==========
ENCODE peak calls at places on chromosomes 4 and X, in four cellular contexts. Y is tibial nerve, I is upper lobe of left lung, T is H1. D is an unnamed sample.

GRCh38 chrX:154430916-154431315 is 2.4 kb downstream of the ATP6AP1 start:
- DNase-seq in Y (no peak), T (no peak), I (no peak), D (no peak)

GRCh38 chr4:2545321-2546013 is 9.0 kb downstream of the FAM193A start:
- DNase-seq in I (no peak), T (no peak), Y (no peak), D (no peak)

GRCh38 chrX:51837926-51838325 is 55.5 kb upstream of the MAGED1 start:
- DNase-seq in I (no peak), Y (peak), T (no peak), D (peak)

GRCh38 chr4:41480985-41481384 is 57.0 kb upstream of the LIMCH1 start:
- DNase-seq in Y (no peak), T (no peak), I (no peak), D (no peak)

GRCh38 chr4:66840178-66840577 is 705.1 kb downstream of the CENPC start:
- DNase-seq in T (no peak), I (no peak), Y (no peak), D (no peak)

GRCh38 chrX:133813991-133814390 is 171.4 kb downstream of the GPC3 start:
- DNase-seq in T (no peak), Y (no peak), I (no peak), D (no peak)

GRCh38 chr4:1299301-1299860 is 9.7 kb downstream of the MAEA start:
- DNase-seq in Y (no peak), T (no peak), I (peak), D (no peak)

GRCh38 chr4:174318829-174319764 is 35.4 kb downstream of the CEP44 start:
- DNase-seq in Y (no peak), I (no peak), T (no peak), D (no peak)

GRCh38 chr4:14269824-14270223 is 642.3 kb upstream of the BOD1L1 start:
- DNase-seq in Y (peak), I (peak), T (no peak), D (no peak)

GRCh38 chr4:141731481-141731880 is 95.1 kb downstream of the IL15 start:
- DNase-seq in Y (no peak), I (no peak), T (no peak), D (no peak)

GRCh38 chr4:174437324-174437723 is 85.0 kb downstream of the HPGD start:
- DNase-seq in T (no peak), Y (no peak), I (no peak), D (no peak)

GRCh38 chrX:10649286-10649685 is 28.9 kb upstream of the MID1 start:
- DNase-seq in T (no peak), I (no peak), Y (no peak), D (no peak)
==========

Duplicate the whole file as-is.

ENCODE peak calls at places on chromosomes 4 and X, in four cellular contexts. Y is tibial nerve, I is upper lobe of left lung, T is H1. D is an unnamed sample.

GRCh38 chrX:154430916-154431315 is 2.4 kb downstream of the ATP6AP1 start:
- DNase-seq in Y (no peak), T (no peak), I (no peak), D (no peak)

GRCh38 chr4:2545321-2546013 is 9.0 kb downstream of the FAM193A start:
- DNase-seq in I (no peak), T (no peak), Y (no peak), D (no peak)

GRCh38 chrX:51837926-51838325 is 55.5 kb upstream of the MAGED1 start:
- DNase-seq in I (no peak), Y (peak), T (no peak), D (peak)

GRCh38 chr4:41480985-41481384 is 57.0 kb upstream of the LIMCH1 start:
- DNase-seq in Y (no peak), T (no peak), I (no peak), D (no peak)

GRCh38 chr4:66840178-66840577 is 705.1 kb downstream of the CENPC start:
- DNase-seq in T (no peak), I (no peak), Y (no peak), D (no peak)

GRCh38 chrX:133813991-133814390 is 171.4 kb downstream of the GPC3 start:
- DNase-seq in T (no peak), Y (no peak), I (no peak), D (no peak)

GRCh38 chr4:1299301-1299860 is 9.7 kb downstream of the MAEA start:
- DNase-seq in Y (no peak), T (no peak), I (peak), D (no peak)

GRCh38 chr4:174318829-174319764 is 35.4 kb downstream of the CEP44 start:
- DNase-seq in Y (no peak), I (no peak), T (no peak), D (no peak)

GRCh38 chr4:14269824-14270223 is 642.3 kb upstream of the BOD1L1 start:
- DNase-seq in Y (peak), I (peak), T (no peak), D (no peak)

GRCh38 chr4:141731481-141731880 is 95.1 kb downstream of the IL15 start:
- DNase-seq in Y (no peak), I (no peak), T (no peak), D (no peak)

GRCh38 chr4:174437324-174437723 is 85.0 kb downstream of the HPGD start:
- DNase-seq in T (no peak), Y (no peak), I (no peak), D (no peak)

GRCh38 chrX:10649286-10649685 is 28.9 kb upstream of the MID1 start:
- DNase-seq in T (no peak), I (no peak), Y (no peak), D (no peak)